· Insights

The new frontier of employee engagement: Personalised benefits

Are benefits important to workers? The answer is a resounding yes.

MetLife UK surveyed 1,200 professionals, and one in two expressed a willingness to accept lower pay for improved and tailored perks. Personalised benefits are an evolution from the one-size-fits-all model, offering a bespoke experience that allows employees to pick and choose benefits to suit their circumstances.

In recent years, the rise of flexible working, Gen Z attitudes to work and the increase in cost of living have all contributed to a desire for more tailored benefits. As such, employers who offer personalised benefits packages will be much more likely to gain an edge in attracting and retaining talent.

In February 2024, Tiger Recruitment invited a select group of HR leaders to discuss their value, implementation, and associated challenges. Some of the insights from the roundtable discussions are explored below.

The value of personalised benefits

Many employers offer a rigid set of core benefits to all employees. Nowadays, people expect personalisation both at work and outside of it – they want to be heard and understood. Herein lies the value of personalised benefits, where employees can choose the perks that matter most to them. Additionally, the flexible nature of the programmes means they can be updated regularly.

Our roundtables shed light on some of the most popular benefits. For example, one HR leader discussed reimbursing wellness expenses and providing wellbeing perks like office massages, reflexology and yoga sessions. Another cited an annual payment of $750 for workers to spend on their wellbeing, with no questions asked. Presenting employees with choice is key to their uptake.

Organisations should consider a holistic approach to personalised benefits, from including financial perks to soft benefits and wellbeing initiatives. This also encompasses mental health, and employers are increasingly prioritising these initiatives to foster a healthy and productive workforce. Roundtable attendees discussed benefits like drop-in mental health coaching sessions and subscriptions to wellness apps that contribute to employee physical and mental wellbeing.

Setting up personalised benefits

So, what is best practice for setting up personalised benefits? Naturally, it will depend on the size of your organisation and the scale of investment.  

Implementing personalised benefits requires careful planning, including employee listening activities. To start, employers need to understand their employees’ interests and preferences, to ensure benefits are as tailored and relevant as possible. One HR leader mentioned the value of conducting surveys, holding one-on-one meetings with workers, and utilising the vast amount of employee data that employers already hold.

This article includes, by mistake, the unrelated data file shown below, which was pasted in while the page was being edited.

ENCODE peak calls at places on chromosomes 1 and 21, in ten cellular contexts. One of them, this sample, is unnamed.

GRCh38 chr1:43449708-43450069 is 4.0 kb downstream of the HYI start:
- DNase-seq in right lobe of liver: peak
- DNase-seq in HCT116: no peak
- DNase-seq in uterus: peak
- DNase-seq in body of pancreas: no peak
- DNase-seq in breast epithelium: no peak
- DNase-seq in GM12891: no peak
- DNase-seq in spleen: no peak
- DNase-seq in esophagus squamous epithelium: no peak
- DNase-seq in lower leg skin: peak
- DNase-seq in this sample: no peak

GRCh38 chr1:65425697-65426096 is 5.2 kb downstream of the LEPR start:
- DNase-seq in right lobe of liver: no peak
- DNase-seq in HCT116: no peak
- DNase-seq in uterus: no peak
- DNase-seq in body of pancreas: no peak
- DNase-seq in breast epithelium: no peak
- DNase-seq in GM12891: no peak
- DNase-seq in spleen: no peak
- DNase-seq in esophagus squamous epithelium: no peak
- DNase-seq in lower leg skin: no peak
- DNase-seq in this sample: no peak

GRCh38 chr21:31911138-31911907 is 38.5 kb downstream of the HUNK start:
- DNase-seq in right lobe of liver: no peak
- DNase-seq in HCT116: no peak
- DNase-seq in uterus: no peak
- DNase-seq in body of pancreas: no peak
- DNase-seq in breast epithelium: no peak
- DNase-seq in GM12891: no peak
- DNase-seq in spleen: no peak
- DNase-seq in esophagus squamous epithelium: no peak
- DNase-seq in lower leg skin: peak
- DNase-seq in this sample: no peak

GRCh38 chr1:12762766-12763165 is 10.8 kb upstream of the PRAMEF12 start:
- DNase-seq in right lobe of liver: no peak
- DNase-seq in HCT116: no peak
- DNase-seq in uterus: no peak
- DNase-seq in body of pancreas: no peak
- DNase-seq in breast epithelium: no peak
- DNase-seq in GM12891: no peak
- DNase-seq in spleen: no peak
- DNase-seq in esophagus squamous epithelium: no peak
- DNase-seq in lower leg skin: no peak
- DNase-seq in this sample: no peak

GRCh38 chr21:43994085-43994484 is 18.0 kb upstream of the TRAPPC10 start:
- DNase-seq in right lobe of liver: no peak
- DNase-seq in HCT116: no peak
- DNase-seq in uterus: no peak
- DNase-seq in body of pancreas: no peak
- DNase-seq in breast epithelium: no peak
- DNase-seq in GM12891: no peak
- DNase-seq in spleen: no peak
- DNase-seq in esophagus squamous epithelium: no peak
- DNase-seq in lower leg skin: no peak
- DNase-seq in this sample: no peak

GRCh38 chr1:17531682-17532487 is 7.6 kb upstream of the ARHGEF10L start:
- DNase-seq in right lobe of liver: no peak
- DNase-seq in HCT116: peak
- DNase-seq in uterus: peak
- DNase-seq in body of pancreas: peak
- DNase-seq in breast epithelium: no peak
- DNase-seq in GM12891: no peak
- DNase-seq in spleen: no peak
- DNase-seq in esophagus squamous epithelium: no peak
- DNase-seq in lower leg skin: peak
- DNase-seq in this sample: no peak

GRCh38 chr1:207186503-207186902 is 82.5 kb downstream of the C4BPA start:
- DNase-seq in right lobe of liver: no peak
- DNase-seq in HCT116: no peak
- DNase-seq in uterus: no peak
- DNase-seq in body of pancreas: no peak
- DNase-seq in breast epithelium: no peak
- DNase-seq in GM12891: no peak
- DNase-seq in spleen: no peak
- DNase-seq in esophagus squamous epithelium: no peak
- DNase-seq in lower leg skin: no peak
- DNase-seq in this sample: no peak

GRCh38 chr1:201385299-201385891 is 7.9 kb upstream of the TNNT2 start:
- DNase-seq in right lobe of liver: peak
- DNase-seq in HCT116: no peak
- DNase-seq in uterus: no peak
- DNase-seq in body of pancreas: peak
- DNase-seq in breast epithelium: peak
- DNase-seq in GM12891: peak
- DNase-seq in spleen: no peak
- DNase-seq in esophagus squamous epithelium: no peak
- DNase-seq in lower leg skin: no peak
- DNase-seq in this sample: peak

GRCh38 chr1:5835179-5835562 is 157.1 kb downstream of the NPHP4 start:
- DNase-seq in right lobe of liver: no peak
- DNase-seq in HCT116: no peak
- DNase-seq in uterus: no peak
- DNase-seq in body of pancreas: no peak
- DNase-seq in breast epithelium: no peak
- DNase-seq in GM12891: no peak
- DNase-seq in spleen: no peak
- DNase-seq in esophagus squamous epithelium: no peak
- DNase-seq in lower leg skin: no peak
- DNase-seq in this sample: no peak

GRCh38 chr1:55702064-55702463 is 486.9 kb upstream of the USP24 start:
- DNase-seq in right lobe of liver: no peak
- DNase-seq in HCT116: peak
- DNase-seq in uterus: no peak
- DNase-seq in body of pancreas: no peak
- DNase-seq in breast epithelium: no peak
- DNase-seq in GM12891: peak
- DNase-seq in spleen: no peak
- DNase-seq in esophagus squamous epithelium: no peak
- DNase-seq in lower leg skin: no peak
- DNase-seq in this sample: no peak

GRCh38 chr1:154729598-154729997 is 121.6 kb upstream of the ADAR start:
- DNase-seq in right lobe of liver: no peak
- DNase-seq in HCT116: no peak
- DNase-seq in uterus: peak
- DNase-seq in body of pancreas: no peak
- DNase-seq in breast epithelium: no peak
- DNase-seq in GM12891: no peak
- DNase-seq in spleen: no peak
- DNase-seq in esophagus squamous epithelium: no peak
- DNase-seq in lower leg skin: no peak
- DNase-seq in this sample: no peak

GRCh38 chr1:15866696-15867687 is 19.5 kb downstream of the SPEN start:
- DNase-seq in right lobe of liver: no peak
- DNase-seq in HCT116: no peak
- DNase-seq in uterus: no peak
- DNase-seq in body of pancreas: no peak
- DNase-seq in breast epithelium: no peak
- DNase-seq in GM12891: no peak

In terms of delivery, organisations can either manage benefits in-house or with the help of a benefits provider service that manages the platform remotely. This is often via an app which maximises accessibility. HR teams must regularly monitor the uptake of their benefits and consult with staff to ensure that the choices are appealing. Leveraging digital platforms and data analytics can streamline administration and ensure that benefits align with employees' preferences and needs.

It’s also crucial to educate employees on personalised benefits: what their options are, how to use them, and how to leave feedback. HR leaders discussed effective communication strategies, including holding drop-in Q&A sessions on benefits and using a dedicated Teams or Slack channel for communication, rather than spamming inboxes.

Staff retention

Personalised benefits can hold a lot of sway in retaining talent. Salary benchmarking is still important, and a good employment package combines a mix of attractive perks and a competitive salary. You can benchmark your salaries effectively with Tiger Recruitment’s Salary and Benefits Review 2024.

Investing in benefits, however, offers a cost-effective way to keep your workforce happy. Employees will particularly appreciate perks that allow them to grow both professionally and personally. One HR leader discussed proposing up to three days of paid study leave, and providing ‘lunch-and-learn’ events with expert guest speakers. Understanding the benefits that matter to your employees will go a long way in enhancing job satisfaction and employee loyalty, ultimately leading to higher retention rates.

Learn more

The above insights merely scratch the surface. Request the full roundtable report – featuring best practices on implementing personalised benefits, a list of popular perks and more insights – here.


Rebecca Siciliano is marketing director for Tiger Recruitment